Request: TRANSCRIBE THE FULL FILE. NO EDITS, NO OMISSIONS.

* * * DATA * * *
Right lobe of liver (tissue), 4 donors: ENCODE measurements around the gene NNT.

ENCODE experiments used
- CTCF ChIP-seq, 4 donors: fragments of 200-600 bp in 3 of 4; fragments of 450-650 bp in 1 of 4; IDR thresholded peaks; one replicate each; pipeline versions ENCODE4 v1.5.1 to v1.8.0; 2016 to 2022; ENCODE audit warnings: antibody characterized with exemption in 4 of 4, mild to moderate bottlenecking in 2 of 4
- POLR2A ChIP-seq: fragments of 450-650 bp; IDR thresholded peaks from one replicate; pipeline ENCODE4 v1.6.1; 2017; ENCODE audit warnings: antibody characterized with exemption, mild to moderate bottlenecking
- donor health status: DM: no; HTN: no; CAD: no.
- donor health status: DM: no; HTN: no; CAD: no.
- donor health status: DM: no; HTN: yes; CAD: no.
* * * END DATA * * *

Right lobe of liver (tissue), 4 donors: ENCODE measurements around the gene NNT.

ENCODE experiments used
- CTCF ChIP-seq, 4 donors: fragments of 200-600 bp in 3 of 4; fragments of 450-650 bp in 1 of 4; IDR thresholded peaks; one replicate each; pipeline versions ENCODE4 v1.5.1 to v1.8.0; 2016 to 2022; ENCODE audit warnings: antibody characterized with exemption in 4 of 4, mild to moderate bottlenecking in 2 of 4
- POLR2A ChIP-seq: fragments of 450-650 bp; IDR thresholded peaks from one replicate; pipeline ENCODE4 v1.6.1; 2017; ENCODE audit warnings: antibody characterized with exemption, mild to moderate bottlenecking
- donor health status: DM: no; HTN: no; CAD: no.
- donor health status: DM: no; HTN: no; CAD: no.
- donor health status: DM: no; HTN: yes; CAD: no.